Building the Right Environment to Support AI, Machine Learning and Deep Learning
Visual Basic was created as a rapid application development (RAD) tool, yet the default IDE settings of Visual Basic do not lend themselves toward effective coding and often result in unnecessary time wastage.
It took me a while to get Visual Basic to behave the way I wanted it to, but eventually I got there. Working with Visual Basic is now a pleasure in comparison to what it was the first time I installed it. Now, every time I work on a machine other than my own, the VB IDE just gets infuriating.
I thought I would share some of these "tricks" with you. Some are about setting up the IDE and others are just ways of coding which work for me.
Dim or Dim-wit?
Ah, the battle rages on as to whether or not to force one's self to use declare all variables before they can be used. I'm sure any one who has used Visual Basic for any amount of time will know the debate over the Dim statement. Let me outline the advantages for both sides of the argument, and then you can make an informed decision yourself.
For variable declaration:
You won't spend hours tracking down a spelling mistake in a variable.
Variables can be declared in multiple scopes all sharing the same name.
Best coding practices all suggest using it.
Against variable declaration:
It can save about three seconds per variable (but could spend hours debugging a spelling mistake).
...that's about it.
Guess which one I subscribe to! Yet, with everything pointing toward forcing variable declaration somehow Microsoft still thought it would be a good idea to turn it off.
So, the first thing I would suggest in VB is to set the "Require Variable Declaration" setting found under "Tools -> Options... -> Editor".
Auto Check Syntax
Once you have used Visual Basic quite a bit, you'll start to find that that flipp'n popup (that appears each time you move off an incomplete line) starts to get really annoying. For example, if you type "if then" and move your cursor off this line, a warning pops up telling you it is an illegal statement.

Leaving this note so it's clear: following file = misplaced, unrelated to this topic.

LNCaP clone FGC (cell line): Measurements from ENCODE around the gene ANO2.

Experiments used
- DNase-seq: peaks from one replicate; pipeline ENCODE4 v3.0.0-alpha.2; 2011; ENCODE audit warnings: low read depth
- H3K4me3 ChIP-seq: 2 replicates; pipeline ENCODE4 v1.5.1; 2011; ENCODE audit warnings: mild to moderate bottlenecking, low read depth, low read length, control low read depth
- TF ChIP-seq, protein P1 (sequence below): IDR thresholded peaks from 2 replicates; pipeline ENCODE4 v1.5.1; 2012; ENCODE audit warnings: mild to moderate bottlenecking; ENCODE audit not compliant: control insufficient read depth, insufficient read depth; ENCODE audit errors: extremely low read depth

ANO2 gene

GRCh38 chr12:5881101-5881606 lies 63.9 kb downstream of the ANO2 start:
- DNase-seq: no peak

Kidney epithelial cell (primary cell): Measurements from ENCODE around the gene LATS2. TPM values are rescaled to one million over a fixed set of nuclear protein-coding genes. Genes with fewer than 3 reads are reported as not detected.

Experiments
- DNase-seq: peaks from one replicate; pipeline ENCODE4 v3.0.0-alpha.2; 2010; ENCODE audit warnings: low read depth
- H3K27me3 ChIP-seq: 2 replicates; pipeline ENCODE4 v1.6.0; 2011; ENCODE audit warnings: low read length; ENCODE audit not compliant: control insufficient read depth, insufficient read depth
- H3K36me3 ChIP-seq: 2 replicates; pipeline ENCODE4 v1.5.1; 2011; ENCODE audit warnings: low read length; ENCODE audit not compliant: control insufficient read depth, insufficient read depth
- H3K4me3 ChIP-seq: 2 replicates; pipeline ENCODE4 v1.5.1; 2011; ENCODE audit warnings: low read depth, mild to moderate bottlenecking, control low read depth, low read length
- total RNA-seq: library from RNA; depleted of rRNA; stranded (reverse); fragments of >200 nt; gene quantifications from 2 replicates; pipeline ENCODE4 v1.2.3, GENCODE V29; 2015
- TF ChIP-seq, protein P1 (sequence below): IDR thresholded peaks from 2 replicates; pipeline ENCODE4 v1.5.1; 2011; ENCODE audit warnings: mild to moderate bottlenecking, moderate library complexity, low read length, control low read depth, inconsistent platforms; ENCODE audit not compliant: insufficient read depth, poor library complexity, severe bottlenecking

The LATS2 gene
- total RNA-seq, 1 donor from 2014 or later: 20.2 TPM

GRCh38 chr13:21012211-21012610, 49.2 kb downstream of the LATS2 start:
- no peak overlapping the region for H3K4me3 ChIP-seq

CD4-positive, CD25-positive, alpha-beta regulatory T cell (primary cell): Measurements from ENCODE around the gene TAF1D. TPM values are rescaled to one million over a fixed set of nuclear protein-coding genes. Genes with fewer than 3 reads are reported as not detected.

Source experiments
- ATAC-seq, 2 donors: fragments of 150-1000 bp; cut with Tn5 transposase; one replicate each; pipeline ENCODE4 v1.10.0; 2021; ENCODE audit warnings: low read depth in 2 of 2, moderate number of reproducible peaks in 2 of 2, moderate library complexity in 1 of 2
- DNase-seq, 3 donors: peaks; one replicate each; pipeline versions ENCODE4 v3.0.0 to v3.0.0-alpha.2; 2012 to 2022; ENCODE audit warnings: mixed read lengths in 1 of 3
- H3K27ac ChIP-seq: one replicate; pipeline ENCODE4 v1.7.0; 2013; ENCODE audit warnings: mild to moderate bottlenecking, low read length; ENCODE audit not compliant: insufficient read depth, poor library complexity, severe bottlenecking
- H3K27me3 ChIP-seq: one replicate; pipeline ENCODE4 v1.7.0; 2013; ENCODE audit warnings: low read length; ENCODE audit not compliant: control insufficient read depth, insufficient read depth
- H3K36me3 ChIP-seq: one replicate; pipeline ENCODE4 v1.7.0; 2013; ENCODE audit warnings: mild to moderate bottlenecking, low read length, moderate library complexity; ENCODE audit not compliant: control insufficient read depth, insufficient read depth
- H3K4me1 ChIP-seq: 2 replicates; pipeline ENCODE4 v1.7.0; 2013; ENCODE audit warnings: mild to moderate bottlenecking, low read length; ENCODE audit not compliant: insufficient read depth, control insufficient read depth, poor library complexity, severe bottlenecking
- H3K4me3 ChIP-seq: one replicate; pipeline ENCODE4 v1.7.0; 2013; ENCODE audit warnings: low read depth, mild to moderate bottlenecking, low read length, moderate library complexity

You can prevent this popup up unchecking the "Auto Syntax Checking" setting. This setting shouldn't be used by beginners because it often helps you to quickly identify incorrect syntax, but after you've been using VB for a while it is time to let it go.
Compile On Command
Found under "Tools -> Options... -> General," the "Compile On Demand" setting has to be one of the most infuriating settings in VB. In a nutshell, what it does is, when running code from the IDE, a line of code is only compiled once it is reached, which sounds like a good idea... at first. But, what happens is, you are nicely stepping through you code and then BANG, it breaks because there is an error on the line you have reached. So, you correct the error and then start again with your testing.
Plus, any code you never reach (for example, error trapping) doesn't get compiled, so you never see some error creep in. To see what I am talking about, try the following. Make sure "Compile On Demand" is on and then make a new project, inside which you place the code:
Private Sub TestProcedure() Hello End Sub
This shouldn't work because "hello " is not defined. But, run the code and it works fine. At least, it will work until you reach this procedure. Only then will it complain.
On the first big piece of code I wrote, everything seemed to work and so I decided to build my exe. But once I did, it took ages to go through all of the bugs that had crept into my code.
These headaches can be avoided by turning off "Compile On Demand." It doesn't take a machine long to compile your program, and the saving at the end of the day is worth every last millisecond.